Tag Archives: Michael York

Michael Anderson – Conduct Unbecoming (1975)

Synopsis:
A company of British soldiers in colonial India is shaken when the widow of their most honored hero is assaulted. A young officer must defend a fellow lieutenant from the charges in an unusual court-martial, while investigating the deepening mystery behind the attack. Read More »

Richard Lester – The Four Musketeers (1974)

Synopsis:
D’Artagnan has become a Musketeer. Protestants hold La Rochelle, and the Queen loves Buckingham, who’ll soon send ships to support the rebels. Richelieu enlists Rochefort to kidnap Constance, the Queen’s go-between and D’Artagnan’s love. The Cardinal uses the wily, amoral Milady de Winter to distract D’Artagnan. But soon, she is D’Artagnan’s sworn enemy, and she has an unfortunate history with Athos as well. Milady goes to England to dispatch Buckingham; the Musketeers fight the rebels. Milady, with Rochefort’s help, then turns to her personal agenda. Can D’Artagnan save Constance, defeat Rochefort, slip de Winter’s ire, and stay free of the Cardinal? All for one, one for all. Read More »

Desmond Davis – Smashing Time (1967)

Synopsis:
Two young women from England’s northern counties; the plain Brenda and the flamboyant Yvonne, arrive in London to find fame and fortune. Misdirected and separated, they strike out on their own with Yvonne becoming a model and Brenda a waitress. After Brenda sabotages Yvonne’s date whom takes advantage of her, they lose their jobs and soon the roles are reversed with Brenda succeeding as a model and Yvonne becoming a waitress. With both of them competing with the other, they soon learn that they have to team up to take on their adversaries in order to succeed. Read More »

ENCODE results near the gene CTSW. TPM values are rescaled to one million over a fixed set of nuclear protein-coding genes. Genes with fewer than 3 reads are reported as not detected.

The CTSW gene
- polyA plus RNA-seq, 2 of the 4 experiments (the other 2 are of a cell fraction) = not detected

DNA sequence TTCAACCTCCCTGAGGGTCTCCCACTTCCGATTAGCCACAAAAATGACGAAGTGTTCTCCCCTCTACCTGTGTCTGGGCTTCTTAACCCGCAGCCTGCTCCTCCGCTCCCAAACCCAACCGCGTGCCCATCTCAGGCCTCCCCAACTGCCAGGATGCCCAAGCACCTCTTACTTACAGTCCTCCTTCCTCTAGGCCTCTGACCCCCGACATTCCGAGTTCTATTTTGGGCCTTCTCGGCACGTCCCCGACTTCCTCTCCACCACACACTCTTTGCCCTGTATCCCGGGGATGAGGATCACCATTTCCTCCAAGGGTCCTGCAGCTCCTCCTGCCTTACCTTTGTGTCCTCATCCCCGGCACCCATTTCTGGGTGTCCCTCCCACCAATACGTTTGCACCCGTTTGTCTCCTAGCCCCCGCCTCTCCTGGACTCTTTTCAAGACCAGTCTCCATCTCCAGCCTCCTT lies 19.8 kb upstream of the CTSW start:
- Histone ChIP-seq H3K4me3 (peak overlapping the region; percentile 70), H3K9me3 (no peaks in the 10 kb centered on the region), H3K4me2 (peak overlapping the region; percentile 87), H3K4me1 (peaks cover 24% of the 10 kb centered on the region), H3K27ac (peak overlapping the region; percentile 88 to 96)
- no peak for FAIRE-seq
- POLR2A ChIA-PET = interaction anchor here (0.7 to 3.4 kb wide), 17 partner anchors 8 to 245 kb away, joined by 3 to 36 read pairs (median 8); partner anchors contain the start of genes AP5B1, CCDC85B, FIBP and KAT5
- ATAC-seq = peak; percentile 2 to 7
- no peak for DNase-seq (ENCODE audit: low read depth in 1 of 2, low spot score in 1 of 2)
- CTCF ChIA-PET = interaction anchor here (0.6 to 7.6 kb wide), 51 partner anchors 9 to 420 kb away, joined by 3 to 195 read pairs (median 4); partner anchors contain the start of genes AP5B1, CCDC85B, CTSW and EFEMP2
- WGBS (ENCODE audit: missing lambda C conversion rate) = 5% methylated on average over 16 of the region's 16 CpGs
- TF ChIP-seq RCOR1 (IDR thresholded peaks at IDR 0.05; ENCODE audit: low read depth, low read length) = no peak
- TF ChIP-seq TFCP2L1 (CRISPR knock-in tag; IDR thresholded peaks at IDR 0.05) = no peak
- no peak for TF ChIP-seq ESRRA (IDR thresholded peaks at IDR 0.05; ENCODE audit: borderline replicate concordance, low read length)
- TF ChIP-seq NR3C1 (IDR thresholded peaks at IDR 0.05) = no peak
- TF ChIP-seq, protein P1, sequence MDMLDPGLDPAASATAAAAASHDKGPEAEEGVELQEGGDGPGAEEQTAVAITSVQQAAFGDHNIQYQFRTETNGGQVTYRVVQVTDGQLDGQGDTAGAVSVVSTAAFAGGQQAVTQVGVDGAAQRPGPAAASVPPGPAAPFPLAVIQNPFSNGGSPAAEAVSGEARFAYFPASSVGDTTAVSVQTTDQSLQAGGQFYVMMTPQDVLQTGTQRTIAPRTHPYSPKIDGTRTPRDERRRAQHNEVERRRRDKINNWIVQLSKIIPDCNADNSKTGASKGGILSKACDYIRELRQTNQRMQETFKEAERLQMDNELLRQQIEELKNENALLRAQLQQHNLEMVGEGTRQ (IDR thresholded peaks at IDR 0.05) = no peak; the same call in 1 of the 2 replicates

Lech Majewski – The Mill and the Cross (2011)

29f7c043f76a2bde437fd0d52a185152

Quote:
Here is a film before which words fall silent. “The Mill & the Cross” contains little dialogue, and that simple enough. It enters into the world of a painting, and the man who painted it. If you see no more than the opening shots, you will never forget them. It opens on a famous painting, and within the painting, a few figures move and walk. We will meet some of those people in more detail.

The painting is “The Way to Calvary” (1564), by the Flemish master Pieter Bruegel the Elder. We might easily miss the figure of Christ among the 500 in the vast landscape. Others are going about their everyday lives. That’s a reminder of Bruegel’s famous painting “Landscape With the Fall of Icarus,” about which Auden wrote of a passing ship “that must have seen something amazing, a boy falling out of the sky, had somewhere to get to and sailed calmly on.” Extraordinary events take place surrounded by ordinary ones. Read More »